Marione Ingram grew up in Hamburg, Germany, in the late 1930s and early 1940s. She was German. She was Jewish. She was a survivor. This is her story.
As a young girl, Marione was aware that people of the Jewish faith were regarded as outsiders, the supposed root of Germany's many problems. She grew up in an apartment building where neighbors were more than happy to report Jews to the Gestapo. Marione's mother attempted suicide after receiving a deportation notice—Marione revived her, but then the bombs started to fall, as the Allies leveled the city in eight straight days of bombings. Somehow Marione and her mother and sister survived the devastating firestorms—more than 40,000 perished, and almost the same numbered were wounded.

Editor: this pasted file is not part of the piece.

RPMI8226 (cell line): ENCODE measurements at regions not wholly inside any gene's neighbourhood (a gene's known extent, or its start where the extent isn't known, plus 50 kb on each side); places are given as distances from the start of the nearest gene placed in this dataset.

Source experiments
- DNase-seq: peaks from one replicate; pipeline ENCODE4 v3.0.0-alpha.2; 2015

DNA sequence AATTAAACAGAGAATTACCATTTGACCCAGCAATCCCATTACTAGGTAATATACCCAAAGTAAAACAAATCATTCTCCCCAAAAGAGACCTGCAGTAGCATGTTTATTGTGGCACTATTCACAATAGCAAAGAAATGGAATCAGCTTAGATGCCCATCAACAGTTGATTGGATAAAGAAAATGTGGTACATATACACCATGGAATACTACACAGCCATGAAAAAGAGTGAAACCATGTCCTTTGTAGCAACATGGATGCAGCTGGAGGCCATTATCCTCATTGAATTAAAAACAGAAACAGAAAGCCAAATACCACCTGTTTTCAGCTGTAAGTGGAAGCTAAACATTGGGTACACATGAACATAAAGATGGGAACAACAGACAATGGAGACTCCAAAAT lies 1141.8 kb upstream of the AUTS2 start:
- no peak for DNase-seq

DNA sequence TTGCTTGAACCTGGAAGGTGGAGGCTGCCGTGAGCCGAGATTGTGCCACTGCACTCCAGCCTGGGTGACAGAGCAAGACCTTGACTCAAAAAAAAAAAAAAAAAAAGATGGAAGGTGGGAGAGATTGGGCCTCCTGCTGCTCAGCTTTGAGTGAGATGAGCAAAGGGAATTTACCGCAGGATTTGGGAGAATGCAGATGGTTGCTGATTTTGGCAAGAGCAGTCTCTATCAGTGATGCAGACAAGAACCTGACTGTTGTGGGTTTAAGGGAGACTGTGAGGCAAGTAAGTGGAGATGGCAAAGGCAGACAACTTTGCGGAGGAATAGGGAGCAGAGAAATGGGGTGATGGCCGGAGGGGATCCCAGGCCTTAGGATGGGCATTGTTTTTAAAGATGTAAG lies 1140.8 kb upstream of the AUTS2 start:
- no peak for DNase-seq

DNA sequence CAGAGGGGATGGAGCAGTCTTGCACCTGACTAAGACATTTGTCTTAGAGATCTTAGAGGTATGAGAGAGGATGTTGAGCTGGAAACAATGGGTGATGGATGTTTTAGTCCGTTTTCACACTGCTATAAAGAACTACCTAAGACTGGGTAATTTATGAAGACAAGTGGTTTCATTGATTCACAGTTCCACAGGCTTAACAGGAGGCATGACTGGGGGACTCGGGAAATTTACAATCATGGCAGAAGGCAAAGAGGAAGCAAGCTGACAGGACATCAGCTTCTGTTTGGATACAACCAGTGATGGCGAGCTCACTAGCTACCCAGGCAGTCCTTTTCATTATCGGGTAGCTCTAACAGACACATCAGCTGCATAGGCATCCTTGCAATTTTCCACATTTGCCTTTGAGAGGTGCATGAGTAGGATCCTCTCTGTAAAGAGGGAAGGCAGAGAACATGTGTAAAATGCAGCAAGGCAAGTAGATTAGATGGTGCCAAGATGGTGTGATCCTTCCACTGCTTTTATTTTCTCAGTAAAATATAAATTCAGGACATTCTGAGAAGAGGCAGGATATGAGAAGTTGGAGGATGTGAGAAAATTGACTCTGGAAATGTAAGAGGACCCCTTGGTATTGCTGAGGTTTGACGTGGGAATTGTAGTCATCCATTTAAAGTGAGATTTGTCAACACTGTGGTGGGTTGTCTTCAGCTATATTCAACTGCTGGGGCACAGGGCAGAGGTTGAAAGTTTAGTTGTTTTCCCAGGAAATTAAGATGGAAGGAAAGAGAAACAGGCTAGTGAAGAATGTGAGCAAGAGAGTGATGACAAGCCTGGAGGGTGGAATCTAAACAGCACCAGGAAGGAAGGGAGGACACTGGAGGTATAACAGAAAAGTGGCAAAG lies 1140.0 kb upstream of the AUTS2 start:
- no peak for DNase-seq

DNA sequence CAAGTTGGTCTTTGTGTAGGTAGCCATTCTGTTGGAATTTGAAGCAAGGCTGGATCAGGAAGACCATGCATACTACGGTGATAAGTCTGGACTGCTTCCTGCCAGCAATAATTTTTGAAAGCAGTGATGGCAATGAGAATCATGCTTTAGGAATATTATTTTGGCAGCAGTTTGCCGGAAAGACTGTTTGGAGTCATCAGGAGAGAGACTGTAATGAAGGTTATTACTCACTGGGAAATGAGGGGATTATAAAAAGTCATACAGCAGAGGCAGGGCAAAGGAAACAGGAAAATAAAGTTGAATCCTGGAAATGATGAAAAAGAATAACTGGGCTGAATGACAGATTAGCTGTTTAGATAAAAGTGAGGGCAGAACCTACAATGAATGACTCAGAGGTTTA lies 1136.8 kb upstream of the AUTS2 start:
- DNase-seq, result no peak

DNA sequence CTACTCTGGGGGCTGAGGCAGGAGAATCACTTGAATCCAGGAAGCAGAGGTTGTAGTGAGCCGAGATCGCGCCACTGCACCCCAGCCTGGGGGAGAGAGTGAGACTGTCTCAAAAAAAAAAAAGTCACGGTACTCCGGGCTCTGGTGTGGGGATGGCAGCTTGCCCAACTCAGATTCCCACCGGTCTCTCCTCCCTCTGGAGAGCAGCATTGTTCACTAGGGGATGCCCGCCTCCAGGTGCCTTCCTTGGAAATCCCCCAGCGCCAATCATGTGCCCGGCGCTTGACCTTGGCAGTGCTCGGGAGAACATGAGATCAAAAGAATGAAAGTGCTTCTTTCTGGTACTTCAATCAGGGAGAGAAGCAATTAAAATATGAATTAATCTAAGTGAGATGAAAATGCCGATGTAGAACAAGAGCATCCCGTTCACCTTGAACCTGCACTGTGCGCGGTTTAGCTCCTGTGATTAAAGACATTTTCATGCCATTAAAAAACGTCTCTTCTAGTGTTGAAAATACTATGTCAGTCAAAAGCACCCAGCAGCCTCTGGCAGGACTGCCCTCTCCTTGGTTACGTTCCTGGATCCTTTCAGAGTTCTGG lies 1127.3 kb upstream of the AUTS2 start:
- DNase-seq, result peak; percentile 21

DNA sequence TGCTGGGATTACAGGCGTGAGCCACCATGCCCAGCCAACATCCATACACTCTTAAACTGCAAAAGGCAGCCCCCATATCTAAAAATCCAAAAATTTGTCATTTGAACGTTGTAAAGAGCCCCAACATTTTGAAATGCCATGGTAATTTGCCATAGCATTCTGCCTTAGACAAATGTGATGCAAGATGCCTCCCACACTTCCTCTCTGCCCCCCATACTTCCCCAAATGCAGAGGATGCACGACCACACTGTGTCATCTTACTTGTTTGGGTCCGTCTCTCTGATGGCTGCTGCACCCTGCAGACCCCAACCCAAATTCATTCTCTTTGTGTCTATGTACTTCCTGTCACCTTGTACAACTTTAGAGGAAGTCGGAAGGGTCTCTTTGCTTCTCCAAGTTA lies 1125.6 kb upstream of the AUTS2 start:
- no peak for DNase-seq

Marione and her family miraculously escaped and sought shelter with a contact in the countryside who grudgingly agreed to house them in a shed for more than a year. With the war drawing to a close, they went west, back to Hamburg. There they encountered Allied troops, who reinstalled the local government (made up of ex-Nazis) in order to keep order in the country. Life took on the air of what it used to be. Jews were still second-class citizens.
Marione eventually took shelter at a children's home in a mansion once owned by wealthy Jewish bankers. There she met Uri, a troubled orphan and another one of the "Children of Blankenese." Uri's story, a bleak tale of life in the concentration camps, explores a different side of the Nazi terror in Germany.
In this stirring account of World War II through the eyes of a child, the author's eloquent narrative elicits compassion from readers.
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